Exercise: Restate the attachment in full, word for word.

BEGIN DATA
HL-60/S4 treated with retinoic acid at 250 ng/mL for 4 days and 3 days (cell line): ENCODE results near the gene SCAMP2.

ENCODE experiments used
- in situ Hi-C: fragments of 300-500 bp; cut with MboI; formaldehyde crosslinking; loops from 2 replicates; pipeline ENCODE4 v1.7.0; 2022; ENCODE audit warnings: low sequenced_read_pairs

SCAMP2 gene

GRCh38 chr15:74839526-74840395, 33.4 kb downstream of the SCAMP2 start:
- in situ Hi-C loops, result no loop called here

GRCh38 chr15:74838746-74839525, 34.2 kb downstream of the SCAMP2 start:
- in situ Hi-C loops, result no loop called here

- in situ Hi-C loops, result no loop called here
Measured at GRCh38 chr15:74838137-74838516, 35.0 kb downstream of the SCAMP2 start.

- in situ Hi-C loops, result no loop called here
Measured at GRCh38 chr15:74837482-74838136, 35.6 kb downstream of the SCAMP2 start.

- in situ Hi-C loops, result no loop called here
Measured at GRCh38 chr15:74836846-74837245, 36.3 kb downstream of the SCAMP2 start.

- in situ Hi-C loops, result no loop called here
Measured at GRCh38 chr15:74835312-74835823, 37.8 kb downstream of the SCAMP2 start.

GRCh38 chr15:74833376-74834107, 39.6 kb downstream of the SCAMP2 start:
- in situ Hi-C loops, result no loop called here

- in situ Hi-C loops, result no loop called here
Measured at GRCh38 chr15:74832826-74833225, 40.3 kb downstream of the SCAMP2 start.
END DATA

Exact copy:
HL-60/S4 treated with retinoic acid at 250 ng/mL for 4 days and 3 days (cell line): ENCODE results near the gene SCAMP2.

ENCODE experiments used
- in situ Hi-C: fragments of 300-500 bp; cut with MboI; formaldehyde crosslinking; loops from 2 replicates; pipeline ENCODE4 v1.7.0; 2022; ENCODE audit warnings: low sequenced_read_pairs

SCAMP2 gene

GRCh38 chr15:74839526-74840395, 33.4 kb downstream of the SCAMP2 start:
- in situ Hi-C loops, result no loop called here

GRCh38 chr15:74838746-74839525, 34.2 kb downstream of the SCAMP2 start:
- in situ Hi-C loops, result no loop called here

- in situ Hi-C loops, result no loop called here
Measured at GRCh38 chr15:74838137-74838516, 35.0 kb downstream of the SCAMP2 start.

- in situ Hi-C loops, result no loop called here
Measured at GRCh38 chr15:74837482-74838136, 35.6 kb downstream of the SCAMP2 start.

- in situ Hi-C loops, result no loop called here
Measured at GRCh38 chr15:74836846-74837245, 36.3 kb downstream of the SCAMP2 start.

- in situ Hi-C loops, result no loop called here
Measured at GRCh38 chr15:74835312-74835823, 37.8 kb downstream of the SCAMP2 start.

GRCh38 chr15:74833376-74834107, 39.6 kb downstream of the SCAMP2 start:
- in situ Hi-C loops, result no loop called here

- in situ Hi-C loops, result no loop called here
Measured at GRCh38 chr15:74832826-74833225, 40.3 kb downstream of the SCAMP2 start.